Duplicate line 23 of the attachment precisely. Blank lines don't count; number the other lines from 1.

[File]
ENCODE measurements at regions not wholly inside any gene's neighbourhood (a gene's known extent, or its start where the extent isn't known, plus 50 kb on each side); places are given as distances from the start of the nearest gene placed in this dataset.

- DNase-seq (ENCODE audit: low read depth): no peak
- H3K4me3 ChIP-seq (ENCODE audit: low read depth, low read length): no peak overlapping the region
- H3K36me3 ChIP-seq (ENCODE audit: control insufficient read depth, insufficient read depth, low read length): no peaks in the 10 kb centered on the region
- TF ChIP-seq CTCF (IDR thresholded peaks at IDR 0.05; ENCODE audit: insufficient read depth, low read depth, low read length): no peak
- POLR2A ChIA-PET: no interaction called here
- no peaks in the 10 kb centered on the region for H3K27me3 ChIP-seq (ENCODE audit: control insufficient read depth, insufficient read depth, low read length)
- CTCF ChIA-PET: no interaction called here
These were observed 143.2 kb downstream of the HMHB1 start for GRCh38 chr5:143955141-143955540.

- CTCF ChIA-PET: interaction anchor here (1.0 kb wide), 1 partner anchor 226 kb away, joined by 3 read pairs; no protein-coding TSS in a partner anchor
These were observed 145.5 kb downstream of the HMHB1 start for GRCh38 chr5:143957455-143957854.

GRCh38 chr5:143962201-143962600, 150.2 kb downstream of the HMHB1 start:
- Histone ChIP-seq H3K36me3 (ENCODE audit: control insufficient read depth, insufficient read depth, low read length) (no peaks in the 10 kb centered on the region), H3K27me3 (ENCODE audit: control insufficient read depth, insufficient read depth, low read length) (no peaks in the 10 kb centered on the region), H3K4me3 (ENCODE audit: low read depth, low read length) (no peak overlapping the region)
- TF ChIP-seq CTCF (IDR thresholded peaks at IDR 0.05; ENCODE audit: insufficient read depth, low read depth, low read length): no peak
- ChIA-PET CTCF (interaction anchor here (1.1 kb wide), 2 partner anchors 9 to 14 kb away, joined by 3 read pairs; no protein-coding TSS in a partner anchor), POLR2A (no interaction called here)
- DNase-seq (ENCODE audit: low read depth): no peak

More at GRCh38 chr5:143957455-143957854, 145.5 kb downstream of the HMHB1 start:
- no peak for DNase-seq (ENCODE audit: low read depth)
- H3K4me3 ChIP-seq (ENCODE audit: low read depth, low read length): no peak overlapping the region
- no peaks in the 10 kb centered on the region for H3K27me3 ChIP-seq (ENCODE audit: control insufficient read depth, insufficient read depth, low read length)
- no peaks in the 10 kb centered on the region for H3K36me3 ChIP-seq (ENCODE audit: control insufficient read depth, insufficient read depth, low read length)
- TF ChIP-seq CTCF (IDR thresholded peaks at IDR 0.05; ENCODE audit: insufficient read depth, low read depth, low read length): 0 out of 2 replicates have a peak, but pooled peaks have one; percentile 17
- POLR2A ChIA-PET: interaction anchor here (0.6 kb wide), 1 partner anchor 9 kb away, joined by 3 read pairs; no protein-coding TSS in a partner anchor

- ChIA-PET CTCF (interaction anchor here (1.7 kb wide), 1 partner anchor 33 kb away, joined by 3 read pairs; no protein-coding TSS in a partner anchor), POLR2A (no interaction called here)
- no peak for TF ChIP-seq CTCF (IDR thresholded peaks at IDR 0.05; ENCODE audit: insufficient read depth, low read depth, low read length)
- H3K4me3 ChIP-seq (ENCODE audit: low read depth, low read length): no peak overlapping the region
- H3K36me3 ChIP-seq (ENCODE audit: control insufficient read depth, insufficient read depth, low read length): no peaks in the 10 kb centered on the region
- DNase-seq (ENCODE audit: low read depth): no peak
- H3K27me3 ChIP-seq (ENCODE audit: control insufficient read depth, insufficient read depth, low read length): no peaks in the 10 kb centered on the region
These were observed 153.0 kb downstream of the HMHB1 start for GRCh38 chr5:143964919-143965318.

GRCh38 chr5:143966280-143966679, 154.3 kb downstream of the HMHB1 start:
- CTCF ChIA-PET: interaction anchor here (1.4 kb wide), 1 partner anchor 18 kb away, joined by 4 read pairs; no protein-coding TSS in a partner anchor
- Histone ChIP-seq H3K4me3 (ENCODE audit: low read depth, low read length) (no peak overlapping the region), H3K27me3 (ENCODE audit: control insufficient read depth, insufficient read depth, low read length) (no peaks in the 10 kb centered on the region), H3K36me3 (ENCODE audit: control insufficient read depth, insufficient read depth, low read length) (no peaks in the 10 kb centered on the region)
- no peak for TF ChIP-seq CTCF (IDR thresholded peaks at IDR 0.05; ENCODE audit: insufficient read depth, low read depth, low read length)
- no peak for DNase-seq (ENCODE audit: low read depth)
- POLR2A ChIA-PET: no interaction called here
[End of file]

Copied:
- POLR2A ChIA-PET: interaction anchor here (0.6 kb wide), 1 partner anchor 9 kb away, joined by 3 read pairs; no protein-coding TSS in a partner anchor